Shackleton Centenary Expedition

Expedition Food July 03 2007

salamithing.jpg

It is critical that we get our nutrition right. We will be working extremely hard day in day out for 80 days, pulling twice our bodyweight behind us in extremely low temperatures over variable terrain. This requires massive amounts of energy.

On average, people consume around 2000 calories per day. We will need in excess of 5000 calories as a bare minimum and even then, we stand to expend more energy than we take on. This leads inevitably to weight loss as your body slowly starts to consume its fat supplies and, in extremis, your muscles.


So why not take more food? Weight is of course the key here. Fat provides the greatest amount of energy for its weight, however it is difficult and slow to digest, which is not much help when you need to replenish your energy supplies immediately to put in another two hour stint. So, we will consume a very high quantity of carbohydrates during the day, in the form of energy bars and drinks, together with nuts, alongside more fatty foods such as cheese and salami (both of which we all crave when training). At night, we will feast on freeze-dried meals of various sorts.
hadamsfeedmenow1.jpg
All our drinking water and the water we use to make up the freeze-dried meals comes from boiling snow, which is one resource which we won't have a problem finding! We'll be taking two 4 litre titanium Evernew pans with us for boiling snow (see above for a rather uninspiring picture of an empty pot). These took ages to source and ultimately we bought them from REI in the United States. Titanium is much lighter than stainless steel and just as hard-wearing for items such as pots and pans.


Our bowls and spoons are made of lexan, which is a very light and nigh-on indestructible form of plastic. Titanium is out of the question here. In the extreme cold, a titanium spoon will stick to your tongue, which is highly entertaining for everyone else but less so for the poor soul rendered speechless.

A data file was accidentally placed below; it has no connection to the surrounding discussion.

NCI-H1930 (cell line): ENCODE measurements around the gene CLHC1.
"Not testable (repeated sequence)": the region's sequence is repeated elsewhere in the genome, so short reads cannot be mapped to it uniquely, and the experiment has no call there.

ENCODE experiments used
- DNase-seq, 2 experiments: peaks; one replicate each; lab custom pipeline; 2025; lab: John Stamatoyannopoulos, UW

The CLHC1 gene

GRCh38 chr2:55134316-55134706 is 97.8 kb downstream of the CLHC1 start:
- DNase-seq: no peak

The stoves we'll be using are MSR's time-honoured XGK EX afterburners (below). The XGKs have practically no adjustment in flame size, are difficult to ignite and aren't that light. However, they are probably the most reliable expedition stoves ever made, which makes them indispensable.
hadamsfeedmenow2.jpg

Recent Entries from this category

Expedition Progress Bulletins

To sign up to receive daily emails about the Matrix Shackleton Centenary Expedition's progress please click here.

Overview

Shackleton Foundation BrochureGet a capsule view of who we are, where we're going and why we're doing this by reading our brochure.

View our brochure PDF Icon (PDF 2.5mb)

The Shackleton Foundation

Sir Ernest Shackleton is widely known as one of the most inspirational leaders of the twentieth century. The Shackleton Foundation is a new charitable trust.

Matrix Group

Matrix Group are proud to be the Headline Sponsors of the Shackleton Centenary Expedition

 

The South Pole Gazette

South Pole Gazette

The South Pole Gazette is a round-up of Antarctic news stories from around the web.

Open the Gazette in a new window

Elsewhere

Find more about the Matrix Shackleton Centenary Expedition elsewhere on the web:

Contact & RSS

Please don't hesitate to get in touch with the SCE if you have any questions regarding our project, or if you would like to know more about how you can become a sponsor.

The Shackleton Centenary Expedition,
c/o The Lansdowne Club,
9 Fitzmaurice Place,
London
W1J 5JD

Email us at info@shackletoncentenary.org

For press enquiries, please contact Mark Cooper at Van Communications, mark.cooper@vancomms.com

RSS Feeds

RSS feeds are a way of keeping up to date with your favourite websites by delivering fresh content to your desktop.

The SCE is a not-for-profit venture of the Shackleton Foundation.
All rights reserved © 2006 The Shackleton Centenary Expedition [SCE] except where noted.
Company No. 06107694, Charity No. 1118686.
The Shackleton Centenary Expedition, c/o The Lansdowne Club, 9 Fitzmaurice Place, London W1J 5JD

"Difficulties are just things to overcome, after all." - EHS 1909

Site by Erskine Design Back to top